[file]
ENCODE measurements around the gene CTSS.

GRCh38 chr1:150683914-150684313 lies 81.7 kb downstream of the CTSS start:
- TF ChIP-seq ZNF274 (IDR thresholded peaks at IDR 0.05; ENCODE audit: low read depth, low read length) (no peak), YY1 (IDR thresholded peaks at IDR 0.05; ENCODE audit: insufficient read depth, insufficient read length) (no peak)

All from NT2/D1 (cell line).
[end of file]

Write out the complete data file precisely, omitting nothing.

ENCODE measurements around the gene CTSS.

GRCh38 chr1:150683914-150684313 lies 81.7 kb downstream of the CTSS start:
- TF ChIP-seq ZNF274 (IDR thresholded peaks at IDR 0.05; ENCODE audit: low read depth, low read length) (no peak), YY1 (IDR thresholded peaks at IDR 0.05; ENCODE audit: insufficient read depth, insufficient read length) (no peak)

All from NT2/D1 (cell line).